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Bazooka Emplacement

Bazooka emplacements from the Corps of Engineers’ field manual FM 5-15: Field Fortifications, U.S. War Department, February 1944.


There are two types of emplacement for this weapon, the pit-foxhole type and the pit type.

a. Pit-foxhole type (fig. 33 (1)). This emplacement is a circular pit, 3 feet in diameter and about 3½ feet deep, large enough for two men. It permits the assistant rocketeer to turn with the traversing weapon, so that he is never behind it when it is fired. The emplacement is shallow enough to permit the rear end of the rocket launcher at maximum elevation to be clear of the parapet, thus insuring that the hot back-blast from the rockets is not deflected to the occupants. This emplacement is not tankproof. Therefore foxholes for the crew are dug nearby. As the antitank mission of this weapon requires that it be kept in action against hostile tanks until the last possible moment, these foxholes will be occupied only when a tank is about to overrun the emplacement.

Rocket Launcher Bazooka Position

b. Pit type (fig. 33 (2)) . In firm soil the diameter of the circular pit (fig. 33 (1)) can be increased to 4 feet and an additional circular pit 2 feet deep and 2 feet in diameter excavated in the center. This leaves a circular fire step 1 foot wide and about 3½ feet below the surface. When tanks appear about to overrun the position, the rocketeer and assistant rocketeer crouch down into the lower pit. When the tanks have passed, the rocket launcher quickly is returned to action.

Bazooka Rocket Launcher Emplacement


Dig Deep to Protect Against Tanks

One Man Foxhole Protects Against Tanks

One-man foxhole protects against tanks. (FM 5-15: Field Fortifications, U.S. War Department, February 1944.)


60-mm Mortar Emplacement

60-mm Mortar Emplacements from the Corps of Engineers’ field manual FM 5-15: Field Fortifications, U.S. War Department, February 1944.


a. Open type. This consists of a rectangular pit large enough to accommodate the mortar, the gunner, and the assistant gunner. The emplacement is kept to the minimum size to afford protection against airplane fire and bombing and against artillery shells, but it allows room for firing the mortar and storing necessary ammunition. The front edge is sloped so that the aiming stake, about 10 yards to the front, is visible through the sight and so the weapon’s fire will be clear. The spoil from the excavation is piled all around the pit to form a low parapet. Foxholes for members of the mortar squad not required at the gun are prepared not far from the emplacement. Additional ammunition is placed in nearby shelters.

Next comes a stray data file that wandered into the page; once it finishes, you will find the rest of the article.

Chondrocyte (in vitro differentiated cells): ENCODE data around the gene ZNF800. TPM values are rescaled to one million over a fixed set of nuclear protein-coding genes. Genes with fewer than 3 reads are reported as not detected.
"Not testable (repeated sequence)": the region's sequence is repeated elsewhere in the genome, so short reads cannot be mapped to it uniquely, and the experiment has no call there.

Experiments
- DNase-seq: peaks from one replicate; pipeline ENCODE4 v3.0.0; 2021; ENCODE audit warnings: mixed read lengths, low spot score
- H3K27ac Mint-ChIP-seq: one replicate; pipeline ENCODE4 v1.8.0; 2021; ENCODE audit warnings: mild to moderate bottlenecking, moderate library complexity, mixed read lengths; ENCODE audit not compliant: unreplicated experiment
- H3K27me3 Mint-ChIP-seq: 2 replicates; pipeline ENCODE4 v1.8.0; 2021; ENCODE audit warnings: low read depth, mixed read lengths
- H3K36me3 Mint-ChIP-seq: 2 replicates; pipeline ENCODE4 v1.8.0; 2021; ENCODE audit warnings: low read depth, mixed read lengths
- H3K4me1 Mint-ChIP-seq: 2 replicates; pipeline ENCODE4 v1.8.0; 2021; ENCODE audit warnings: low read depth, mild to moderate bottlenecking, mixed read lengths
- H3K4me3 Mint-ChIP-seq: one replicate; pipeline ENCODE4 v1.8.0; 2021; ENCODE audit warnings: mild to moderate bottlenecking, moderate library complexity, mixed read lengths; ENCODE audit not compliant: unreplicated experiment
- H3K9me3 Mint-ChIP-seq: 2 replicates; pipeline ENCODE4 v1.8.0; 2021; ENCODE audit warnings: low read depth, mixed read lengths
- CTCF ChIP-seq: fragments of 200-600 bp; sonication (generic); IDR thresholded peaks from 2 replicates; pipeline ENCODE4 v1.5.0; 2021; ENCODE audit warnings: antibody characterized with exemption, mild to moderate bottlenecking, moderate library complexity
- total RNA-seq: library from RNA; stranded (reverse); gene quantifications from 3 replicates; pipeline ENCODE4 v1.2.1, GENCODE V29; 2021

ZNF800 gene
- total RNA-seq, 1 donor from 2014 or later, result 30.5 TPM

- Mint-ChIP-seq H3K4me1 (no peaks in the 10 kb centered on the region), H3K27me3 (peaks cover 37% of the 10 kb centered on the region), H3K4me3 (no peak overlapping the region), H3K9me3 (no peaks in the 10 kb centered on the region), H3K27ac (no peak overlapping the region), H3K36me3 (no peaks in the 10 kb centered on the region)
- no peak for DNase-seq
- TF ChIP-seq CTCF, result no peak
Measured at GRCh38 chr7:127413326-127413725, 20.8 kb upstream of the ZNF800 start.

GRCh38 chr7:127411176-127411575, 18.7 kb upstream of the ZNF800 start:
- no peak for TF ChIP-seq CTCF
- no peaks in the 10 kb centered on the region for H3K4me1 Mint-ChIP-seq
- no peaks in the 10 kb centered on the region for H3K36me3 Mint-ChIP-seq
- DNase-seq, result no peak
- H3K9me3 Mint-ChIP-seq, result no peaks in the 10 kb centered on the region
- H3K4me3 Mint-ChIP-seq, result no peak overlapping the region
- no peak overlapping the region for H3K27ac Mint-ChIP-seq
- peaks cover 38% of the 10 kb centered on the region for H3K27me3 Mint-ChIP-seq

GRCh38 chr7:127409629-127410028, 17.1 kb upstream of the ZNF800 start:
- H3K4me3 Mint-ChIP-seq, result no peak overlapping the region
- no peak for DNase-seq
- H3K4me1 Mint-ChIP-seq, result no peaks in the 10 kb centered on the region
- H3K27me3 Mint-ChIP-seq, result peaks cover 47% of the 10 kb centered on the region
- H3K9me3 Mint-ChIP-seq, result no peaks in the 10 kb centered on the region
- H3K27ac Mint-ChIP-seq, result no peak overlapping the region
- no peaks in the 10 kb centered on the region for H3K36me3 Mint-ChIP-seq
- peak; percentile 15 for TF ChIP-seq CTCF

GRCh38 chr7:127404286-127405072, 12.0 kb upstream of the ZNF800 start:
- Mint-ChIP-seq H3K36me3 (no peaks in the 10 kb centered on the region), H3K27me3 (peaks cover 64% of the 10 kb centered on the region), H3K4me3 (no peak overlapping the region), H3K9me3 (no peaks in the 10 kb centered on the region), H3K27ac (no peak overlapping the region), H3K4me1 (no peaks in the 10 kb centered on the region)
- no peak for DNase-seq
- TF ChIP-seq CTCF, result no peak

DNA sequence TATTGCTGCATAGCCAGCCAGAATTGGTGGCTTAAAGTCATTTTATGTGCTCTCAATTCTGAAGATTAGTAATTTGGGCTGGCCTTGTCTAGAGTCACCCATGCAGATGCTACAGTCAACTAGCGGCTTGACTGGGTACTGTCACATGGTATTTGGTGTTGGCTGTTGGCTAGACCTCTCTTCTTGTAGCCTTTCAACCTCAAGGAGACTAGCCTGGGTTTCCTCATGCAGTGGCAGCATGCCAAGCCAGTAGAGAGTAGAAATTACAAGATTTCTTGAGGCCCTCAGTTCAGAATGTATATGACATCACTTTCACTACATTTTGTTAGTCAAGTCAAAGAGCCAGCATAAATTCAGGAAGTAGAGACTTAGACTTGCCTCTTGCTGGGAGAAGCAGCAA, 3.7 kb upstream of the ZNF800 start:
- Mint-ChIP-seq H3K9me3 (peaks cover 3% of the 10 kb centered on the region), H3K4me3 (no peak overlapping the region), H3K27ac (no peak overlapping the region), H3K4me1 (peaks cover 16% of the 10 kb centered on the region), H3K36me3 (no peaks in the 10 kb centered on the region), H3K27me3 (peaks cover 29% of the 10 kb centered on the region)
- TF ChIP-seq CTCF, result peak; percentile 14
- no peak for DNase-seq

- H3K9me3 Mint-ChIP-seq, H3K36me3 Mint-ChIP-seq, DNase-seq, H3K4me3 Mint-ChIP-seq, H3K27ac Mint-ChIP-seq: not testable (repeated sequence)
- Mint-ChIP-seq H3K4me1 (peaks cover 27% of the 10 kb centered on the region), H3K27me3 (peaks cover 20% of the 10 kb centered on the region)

60-mm Mortar Emplacement WW2

Figure 30. Open emplacement for 60-mm mortar. (Camouflage omitted.)

b. Two-foxhole type. This shows the 60-mm. mortar in action with only the base plate dug in, the crew operating from one-man foxholes. This two-foxhole type of emplacement is preferred when the mortar is in defilade.

60mm Mortar Emplacement and Crew, Foxhole and Slit Trench

Figure 31. Two-foxhole emplacement for 60-mm mortar. (Camouflage omitted.)


81-mm Mortar Emplacement

Diagram of a typical 81-mm Mortar Emplacement from the field manual FM 5-15: Field Fortifications, Corps of Engineers, U.S. War Department, February 1944.

81 mm Mortar Emplacement

Hasty Field Fortifications

From The Ordnance Soldier’s Guide, 3rd Edition, Ordnance Replacement Training Center, Aberdeen Proving Ground:

Hasty Field Fortifications

INDIVIDUAL PRONE SHELTER OR SLIT TRENCH: Whenever our troops halt anywhere near the Jap or Nazi troops, they begin at once to give themselves and their weapons individual protection. If it’s a short halt, they use the natural protection of the ground — bumps, ditches, shell holes, depressions of any kind. But if it’s a longer halt (but less than six hours, in an assembly area before an attack), then each man digs himself an individual prone shelter. This takes only a few minutes. Such a shelter gives a soldier two advantages — a chance to rest and reasonable protection from bomb, mortar, and shell fragments and small-arms fire. But this kind of a foxhole won’t protect you against a tank attack

Slit Trench

Individual Prone Shelter of Slit Trench

Continue reading Hasty Field Fortifications

Foxholes: Dig or Die!

FOXHOLES. DIG! OR DIE! (Newsmap, April 1943)

Foxholes Dig or Die (WW2 Training Poster)

  • Tunisia has taught that your life depends on digging in—soon enough and deep enough—with whatever tools you may have at hand. Foxholes protect you effectively from gunfire and mechanized attack and give you a chance to throw some lead yourself.
  • To prevent detection, the foxhole should be blended with the nearby terrain by weaving a lid of sticks and covering it with leaves, grass, or dirt. Where there is no brush, use your shelter half as a cover to break up the dark shadow the hole makes.
  • A BULLET WILL PENETRATE 30 INCHES OF LOOSE SOIL. Loose soil from the foxhole will not protect you from enemy gunfire. Soil should be removed, if possible, but may be packed into a low, solid parapet.
  • A PRONE SHELTER IS NO PROTECTION AGAINST THE CRUSHING ACTION OF TANKS. It is protection from small-arms fire, bomb and artillery fragments. You can dig it easily and sleep in it, but should deepen it into a foxhole as soon as possible.